On the theory that there is nothing wrong with "re-blogging," a recent post by my new friend, Jennifer Brandt, a family law attorney from Philadelphia, makes some excellent suggestions on how to survive the holidays if you are going through a divorce. No sense re-inventing the wheel, especially when it is so well made by someone else!
Btw, I met Jennifer at the ABA FLS fall meeting in October in Deer Valley, Utah, when she agreed at the last minute to join me in my presentation on the 10 Commandments on Settlement Negotiations. Not only did this allow me to make my flight back home, but we are planning on working together on other projects. This, again, demonstrates the value of going to these meetings. Besides the information which helps in our practice, you meet the nicest people!
A recent Court of Appeals decision, recommended for publication, deals with the tricky issue of where parents can live with their children before a divorce is granted. The case is Derleth v. Cordova, Nos. 2012AP2018 and 2012AP2802.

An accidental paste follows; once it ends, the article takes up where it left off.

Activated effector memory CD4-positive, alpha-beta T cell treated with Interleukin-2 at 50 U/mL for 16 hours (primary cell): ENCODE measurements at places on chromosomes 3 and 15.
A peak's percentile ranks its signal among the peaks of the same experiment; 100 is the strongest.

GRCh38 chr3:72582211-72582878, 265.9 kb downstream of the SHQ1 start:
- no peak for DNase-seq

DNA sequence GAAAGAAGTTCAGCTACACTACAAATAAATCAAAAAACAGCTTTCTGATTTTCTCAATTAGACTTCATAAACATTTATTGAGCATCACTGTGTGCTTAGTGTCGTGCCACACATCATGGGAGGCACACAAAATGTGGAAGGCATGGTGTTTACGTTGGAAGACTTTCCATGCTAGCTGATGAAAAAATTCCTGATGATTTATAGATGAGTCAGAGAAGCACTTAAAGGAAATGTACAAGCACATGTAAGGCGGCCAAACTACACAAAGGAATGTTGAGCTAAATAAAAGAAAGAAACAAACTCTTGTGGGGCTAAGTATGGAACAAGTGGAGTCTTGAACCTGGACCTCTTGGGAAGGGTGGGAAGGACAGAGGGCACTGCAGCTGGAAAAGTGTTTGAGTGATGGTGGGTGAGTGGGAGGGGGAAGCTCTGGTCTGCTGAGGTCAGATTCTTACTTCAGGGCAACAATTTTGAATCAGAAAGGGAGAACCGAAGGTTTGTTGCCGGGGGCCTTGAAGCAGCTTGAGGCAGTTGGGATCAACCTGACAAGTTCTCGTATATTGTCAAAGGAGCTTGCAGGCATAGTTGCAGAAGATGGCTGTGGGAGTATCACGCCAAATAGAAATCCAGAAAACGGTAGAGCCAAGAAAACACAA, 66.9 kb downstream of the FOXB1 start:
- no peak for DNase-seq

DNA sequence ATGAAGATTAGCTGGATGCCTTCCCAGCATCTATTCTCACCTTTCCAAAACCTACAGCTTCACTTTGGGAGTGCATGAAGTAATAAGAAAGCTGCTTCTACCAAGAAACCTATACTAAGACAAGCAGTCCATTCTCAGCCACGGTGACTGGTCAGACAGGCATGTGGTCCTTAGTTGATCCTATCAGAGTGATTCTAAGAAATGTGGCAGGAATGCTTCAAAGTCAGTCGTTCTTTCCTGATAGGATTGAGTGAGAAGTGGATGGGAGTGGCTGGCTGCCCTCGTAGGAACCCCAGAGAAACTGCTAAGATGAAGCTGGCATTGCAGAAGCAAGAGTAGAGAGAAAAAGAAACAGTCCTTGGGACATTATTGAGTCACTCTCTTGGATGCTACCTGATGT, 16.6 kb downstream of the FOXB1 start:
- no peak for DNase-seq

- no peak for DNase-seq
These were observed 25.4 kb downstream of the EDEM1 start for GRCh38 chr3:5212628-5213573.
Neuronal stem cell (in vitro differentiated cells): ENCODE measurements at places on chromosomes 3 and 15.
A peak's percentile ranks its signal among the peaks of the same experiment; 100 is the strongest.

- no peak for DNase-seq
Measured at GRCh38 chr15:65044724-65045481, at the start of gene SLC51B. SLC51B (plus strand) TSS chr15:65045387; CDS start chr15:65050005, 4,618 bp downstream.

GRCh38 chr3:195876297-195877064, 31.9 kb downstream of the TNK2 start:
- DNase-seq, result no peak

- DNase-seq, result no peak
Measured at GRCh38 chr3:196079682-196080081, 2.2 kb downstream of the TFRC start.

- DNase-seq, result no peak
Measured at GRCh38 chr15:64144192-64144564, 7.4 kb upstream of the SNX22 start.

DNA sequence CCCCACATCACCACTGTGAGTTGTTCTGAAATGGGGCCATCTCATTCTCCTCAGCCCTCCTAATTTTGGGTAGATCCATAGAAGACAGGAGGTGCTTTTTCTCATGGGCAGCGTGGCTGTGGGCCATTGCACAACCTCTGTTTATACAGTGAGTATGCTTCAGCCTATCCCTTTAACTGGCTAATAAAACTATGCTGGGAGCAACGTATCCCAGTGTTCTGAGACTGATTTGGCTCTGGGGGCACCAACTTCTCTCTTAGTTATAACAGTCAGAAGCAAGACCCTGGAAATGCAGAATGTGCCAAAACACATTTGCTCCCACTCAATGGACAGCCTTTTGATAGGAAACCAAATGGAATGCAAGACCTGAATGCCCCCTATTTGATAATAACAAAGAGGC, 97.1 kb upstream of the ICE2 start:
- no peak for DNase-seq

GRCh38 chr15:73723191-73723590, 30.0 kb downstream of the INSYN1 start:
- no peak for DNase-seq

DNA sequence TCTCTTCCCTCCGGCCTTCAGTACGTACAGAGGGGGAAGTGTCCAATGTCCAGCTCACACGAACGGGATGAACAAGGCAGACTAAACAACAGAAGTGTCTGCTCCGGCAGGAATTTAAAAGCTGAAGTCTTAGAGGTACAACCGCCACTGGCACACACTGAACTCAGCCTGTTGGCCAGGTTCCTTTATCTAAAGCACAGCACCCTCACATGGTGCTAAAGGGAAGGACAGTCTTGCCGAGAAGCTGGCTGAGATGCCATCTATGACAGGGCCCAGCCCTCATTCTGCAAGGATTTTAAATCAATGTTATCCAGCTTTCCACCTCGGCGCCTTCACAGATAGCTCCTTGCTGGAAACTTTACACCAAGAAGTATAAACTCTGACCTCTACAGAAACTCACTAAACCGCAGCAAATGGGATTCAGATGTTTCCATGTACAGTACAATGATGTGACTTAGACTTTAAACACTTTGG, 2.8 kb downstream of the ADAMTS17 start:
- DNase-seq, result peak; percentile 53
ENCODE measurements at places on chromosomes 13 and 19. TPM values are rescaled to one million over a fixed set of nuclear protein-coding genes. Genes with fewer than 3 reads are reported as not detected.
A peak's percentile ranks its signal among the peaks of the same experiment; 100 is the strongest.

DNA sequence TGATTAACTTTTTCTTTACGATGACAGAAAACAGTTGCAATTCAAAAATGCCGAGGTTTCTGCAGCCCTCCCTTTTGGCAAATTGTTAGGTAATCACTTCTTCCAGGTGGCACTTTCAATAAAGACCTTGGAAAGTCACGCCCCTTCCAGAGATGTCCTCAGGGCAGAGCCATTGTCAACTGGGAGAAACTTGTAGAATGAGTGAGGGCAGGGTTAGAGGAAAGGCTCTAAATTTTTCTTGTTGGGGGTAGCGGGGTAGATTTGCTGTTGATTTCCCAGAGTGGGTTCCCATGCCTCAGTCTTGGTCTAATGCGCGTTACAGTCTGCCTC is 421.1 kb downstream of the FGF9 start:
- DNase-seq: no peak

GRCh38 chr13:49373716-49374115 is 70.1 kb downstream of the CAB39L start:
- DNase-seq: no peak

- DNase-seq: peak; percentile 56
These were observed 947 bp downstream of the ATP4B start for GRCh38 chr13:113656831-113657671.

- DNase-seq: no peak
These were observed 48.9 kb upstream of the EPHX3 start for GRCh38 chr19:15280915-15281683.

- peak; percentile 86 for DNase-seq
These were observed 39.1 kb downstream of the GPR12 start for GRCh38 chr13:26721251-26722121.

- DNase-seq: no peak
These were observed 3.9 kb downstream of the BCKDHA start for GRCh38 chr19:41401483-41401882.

While I think that the result is appropriate, the reasoning process creates some problems. While I'll blog further on these issues when I have more time, my article on the case was just published in my column in the Wisconsin Law Journal.
As a blogger, I thank the SC for providing a continuing series of powder puff disciplinary decisions for me to rant about.
As a practicing lawyer, I am embarrassed.
In a decision today, the SC suspended - did not disbar, but suspended - a lawyer's license of three years for committing an armed robbery.
Not a shoplifting or even a petty theft. An armed robbery.
So, in three years, the attorney can petition for reinstatement.
Please remember that the State Bar website does not reflect disciplinary histories. Of course, a potential future client could check CCAP, but who would think to search to see if your lawyer was a felon?
Well, given the disciplinary teeth in Wisconsin, maybe every prospective client should do so.